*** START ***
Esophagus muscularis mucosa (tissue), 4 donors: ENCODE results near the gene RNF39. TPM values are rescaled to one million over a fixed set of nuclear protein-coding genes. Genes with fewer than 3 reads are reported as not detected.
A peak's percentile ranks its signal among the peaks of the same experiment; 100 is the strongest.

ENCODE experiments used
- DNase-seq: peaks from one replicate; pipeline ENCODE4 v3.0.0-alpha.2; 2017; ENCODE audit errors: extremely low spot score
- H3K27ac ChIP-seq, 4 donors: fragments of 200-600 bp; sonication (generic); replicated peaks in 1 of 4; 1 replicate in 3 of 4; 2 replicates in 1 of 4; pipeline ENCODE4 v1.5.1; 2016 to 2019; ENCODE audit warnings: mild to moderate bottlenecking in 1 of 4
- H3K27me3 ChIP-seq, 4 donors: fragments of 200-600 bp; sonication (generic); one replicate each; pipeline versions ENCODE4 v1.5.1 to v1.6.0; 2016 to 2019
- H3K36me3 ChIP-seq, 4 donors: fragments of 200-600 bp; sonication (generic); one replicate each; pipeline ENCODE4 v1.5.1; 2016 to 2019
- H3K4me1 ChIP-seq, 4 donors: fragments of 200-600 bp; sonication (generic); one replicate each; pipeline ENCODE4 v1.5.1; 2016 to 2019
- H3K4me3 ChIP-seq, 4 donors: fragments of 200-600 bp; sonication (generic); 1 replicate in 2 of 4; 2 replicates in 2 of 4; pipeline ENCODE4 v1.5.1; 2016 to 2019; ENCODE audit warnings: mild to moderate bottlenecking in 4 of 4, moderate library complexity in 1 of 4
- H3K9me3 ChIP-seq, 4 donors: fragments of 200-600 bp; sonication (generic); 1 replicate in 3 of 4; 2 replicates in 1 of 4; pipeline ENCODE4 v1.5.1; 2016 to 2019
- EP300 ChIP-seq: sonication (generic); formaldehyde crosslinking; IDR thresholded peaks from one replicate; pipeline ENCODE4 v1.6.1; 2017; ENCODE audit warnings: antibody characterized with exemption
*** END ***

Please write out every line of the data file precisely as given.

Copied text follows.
Esophagus muscularis mucosa (tissue), 4 donors: ENCODE results near the gene RNF39. TPM values are rescaled to one million over a fixed set of nuclear protein-coding genes. Genes with fewer than 3 reads are reported as not detected.
A peak's percentile ranks its signal among the peaks of the same experiment; 100 is the strongest.

ENCODE experiments used
- DNase-seq: peaks from one replicate; pipeline ENCODE4 v3.0.0-alpha.2; 2017; ENCODE audit errors: extremely low spot score
- H3K27ac ChIP-seq, 4 donors: fragments of 200-600 bp; sonication (generic); replicated peaks in 1 of 4; 1 replicate in 3 of 4; 2 replicates in 1 of 4; pipeline ENCODE4 v1.5.1; 2016 to 2019; ENCODE audit warnings: mild to moderate bottlenecking in 1 of 4
- H3K27me3 ChIP-seq, 4 donors: fragments of 200-600 bp; sonication (generic); one replicate each; pipeline versions ENCODE4 v1.5.1 to v1.6.0; 2016 to 2019
- H3K36me3 ChIP-seq, 4 donors: fragments of 200-600 bp; sonication (generic); one replicate each; pipeline ENCODE4 v1.5.1; 2016 to 2019
- H3K4me1 ChIP-seq, 4 donors: fragments of 200-600 bp; sonication (generic); one replicate each; pipeline ENCODE4 v1.5.1; 2016 to 2019
- H3K4me3 ChIP-seq, 4 donors: fragments of 200-600 bp; sonication (generic); 1 replicate in 2 of 4; 2 replicates in 2 of 4; pipeline ENCODE4 v1.5.1; 2016 to 2019; ENCODE audit warnings: mild to moderate bottlenecking in 4 of 4, moderate library complexity in 1 of 4
- H3K9me3 ChIP-seq, 4 donors: fragments of 200-600 bp; sonication (generic); 1 replicate in 3 of 4; 2 replicates in 1 of 4; pipeline ENCODE4 v1.5.1; 2016 to 2019
- EP300 ChIP-seq: sonication (generic); formaldehyde crosslinking; IDR thresholded peaks from one replicate; pipeline ENCODE4 v1.6.1; 2017; ENCODE audit warnings: antibody characterized with exemption